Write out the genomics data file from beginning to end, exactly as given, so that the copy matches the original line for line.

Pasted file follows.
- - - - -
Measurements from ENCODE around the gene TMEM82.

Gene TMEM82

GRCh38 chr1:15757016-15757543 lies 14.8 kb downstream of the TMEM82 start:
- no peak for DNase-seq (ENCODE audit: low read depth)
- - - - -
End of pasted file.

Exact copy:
Measurements from ENCODE around the gene TMEM82.

Gene TMEM82

GRCh38 chr1:15757016-15757543 lies 14.8 kb downstream of the TMEM82 start:
- no peak for DNase-seq (ENCODE audit: low read depth)